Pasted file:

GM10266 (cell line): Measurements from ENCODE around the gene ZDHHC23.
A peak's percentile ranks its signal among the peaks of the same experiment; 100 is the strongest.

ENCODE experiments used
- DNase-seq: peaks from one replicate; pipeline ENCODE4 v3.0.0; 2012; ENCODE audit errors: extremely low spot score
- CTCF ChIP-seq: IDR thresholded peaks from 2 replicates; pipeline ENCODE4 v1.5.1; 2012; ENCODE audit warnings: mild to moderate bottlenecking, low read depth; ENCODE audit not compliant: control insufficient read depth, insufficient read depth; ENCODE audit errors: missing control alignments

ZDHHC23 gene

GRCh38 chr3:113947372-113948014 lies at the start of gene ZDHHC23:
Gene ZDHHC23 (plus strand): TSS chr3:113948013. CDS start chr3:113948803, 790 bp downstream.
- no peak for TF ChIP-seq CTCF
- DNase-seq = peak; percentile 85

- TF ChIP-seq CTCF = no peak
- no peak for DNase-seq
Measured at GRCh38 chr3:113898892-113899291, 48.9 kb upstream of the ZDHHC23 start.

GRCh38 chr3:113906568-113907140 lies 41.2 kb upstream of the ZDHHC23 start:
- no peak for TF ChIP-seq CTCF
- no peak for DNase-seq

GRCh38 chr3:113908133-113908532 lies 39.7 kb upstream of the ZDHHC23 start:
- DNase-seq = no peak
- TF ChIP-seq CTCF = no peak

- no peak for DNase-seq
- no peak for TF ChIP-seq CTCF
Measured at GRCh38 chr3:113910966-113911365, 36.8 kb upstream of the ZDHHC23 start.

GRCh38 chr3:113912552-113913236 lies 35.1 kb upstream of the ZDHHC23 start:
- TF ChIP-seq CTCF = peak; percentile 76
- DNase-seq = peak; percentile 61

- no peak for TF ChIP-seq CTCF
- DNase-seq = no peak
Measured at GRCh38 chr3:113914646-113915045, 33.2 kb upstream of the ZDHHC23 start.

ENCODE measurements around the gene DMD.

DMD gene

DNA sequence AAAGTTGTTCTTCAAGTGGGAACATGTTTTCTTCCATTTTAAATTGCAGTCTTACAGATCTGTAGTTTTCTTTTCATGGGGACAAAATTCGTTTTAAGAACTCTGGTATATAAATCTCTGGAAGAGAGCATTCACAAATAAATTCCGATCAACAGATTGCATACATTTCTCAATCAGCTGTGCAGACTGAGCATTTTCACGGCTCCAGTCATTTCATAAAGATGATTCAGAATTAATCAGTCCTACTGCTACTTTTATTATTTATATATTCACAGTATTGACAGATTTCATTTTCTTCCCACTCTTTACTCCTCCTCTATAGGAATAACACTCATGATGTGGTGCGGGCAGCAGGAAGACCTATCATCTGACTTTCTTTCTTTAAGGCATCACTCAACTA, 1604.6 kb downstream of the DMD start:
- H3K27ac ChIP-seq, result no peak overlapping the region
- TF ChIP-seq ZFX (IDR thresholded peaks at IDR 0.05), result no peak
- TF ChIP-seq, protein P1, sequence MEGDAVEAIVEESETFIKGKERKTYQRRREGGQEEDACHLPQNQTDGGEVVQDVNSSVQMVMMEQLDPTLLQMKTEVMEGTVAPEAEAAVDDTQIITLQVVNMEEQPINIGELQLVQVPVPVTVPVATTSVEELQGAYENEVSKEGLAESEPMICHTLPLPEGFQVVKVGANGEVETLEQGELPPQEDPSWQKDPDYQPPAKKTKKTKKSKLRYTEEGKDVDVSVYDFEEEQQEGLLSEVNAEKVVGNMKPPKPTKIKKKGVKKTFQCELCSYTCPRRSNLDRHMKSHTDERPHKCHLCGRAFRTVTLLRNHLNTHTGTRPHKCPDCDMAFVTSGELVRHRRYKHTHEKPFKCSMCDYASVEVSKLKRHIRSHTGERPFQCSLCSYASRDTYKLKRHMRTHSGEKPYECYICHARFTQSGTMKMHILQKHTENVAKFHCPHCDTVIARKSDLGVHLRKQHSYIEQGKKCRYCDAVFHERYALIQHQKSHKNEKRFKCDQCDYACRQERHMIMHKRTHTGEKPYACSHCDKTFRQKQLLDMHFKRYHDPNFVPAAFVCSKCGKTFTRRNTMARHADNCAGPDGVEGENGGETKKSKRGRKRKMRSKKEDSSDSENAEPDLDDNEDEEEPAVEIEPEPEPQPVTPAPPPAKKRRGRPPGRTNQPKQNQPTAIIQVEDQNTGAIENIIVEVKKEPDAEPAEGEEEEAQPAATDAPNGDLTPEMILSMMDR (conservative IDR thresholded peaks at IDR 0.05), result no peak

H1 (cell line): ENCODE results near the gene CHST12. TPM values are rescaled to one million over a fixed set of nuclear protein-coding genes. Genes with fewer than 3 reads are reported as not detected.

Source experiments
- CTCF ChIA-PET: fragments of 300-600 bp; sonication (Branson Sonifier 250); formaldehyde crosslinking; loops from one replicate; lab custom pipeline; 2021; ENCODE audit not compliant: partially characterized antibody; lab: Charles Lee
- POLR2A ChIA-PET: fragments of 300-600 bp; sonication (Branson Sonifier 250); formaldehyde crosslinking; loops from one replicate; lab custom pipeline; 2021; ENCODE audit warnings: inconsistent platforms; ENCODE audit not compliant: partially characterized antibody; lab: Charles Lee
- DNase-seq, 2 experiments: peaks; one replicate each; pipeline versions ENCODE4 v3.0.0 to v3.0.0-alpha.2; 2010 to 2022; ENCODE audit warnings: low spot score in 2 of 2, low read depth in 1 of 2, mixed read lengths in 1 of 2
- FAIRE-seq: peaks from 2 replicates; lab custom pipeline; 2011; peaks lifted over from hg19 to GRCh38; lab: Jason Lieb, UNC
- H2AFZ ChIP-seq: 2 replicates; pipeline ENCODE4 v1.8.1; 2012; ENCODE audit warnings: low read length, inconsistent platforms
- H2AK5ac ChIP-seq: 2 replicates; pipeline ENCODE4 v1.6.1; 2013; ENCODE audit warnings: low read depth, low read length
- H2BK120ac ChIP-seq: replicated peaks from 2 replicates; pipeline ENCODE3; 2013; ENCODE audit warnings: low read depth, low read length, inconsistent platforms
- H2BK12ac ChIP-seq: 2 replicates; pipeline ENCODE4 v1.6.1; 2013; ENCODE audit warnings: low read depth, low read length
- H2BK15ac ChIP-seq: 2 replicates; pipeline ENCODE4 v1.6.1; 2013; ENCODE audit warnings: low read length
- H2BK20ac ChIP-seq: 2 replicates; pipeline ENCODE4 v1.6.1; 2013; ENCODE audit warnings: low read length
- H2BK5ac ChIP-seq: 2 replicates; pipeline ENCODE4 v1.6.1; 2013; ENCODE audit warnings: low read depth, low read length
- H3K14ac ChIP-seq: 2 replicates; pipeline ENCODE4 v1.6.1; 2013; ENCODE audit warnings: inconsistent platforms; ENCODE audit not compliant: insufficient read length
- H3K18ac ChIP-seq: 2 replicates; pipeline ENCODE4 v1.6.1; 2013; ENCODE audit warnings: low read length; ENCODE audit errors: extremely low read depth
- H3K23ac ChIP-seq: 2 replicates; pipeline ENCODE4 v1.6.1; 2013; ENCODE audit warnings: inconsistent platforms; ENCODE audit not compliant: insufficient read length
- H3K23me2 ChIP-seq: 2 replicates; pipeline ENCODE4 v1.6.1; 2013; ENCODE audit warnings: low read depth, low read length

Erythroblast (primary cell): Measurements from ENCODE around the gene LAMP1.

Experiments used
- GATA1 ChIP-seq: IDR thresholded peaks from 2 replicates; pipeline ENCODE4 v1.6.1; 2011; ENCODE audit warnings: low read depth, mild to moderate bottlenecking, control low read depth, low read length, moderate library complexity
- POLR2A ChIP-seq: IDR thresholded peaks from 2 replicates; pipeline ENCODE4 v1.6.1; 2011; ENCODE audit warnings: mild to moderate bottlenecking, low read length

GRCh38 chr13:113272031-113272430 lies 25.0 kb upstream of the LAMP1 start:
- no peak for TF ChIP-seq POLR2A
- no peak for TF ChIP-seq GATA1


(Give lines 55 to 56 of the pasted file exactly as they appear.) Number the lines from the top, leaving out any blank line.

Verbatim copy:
- POLR2A ChIP-seq: IDR thresholded peaks from 2 replicates; pipeline ENCODE4 v1.6.1; 2011; ENCODE audit warnings: mild to moderate bottlenecking, low read length

GRCh38 chr13:113272031-113272430 lies 25.0 kb upstream of the LAMP1 start: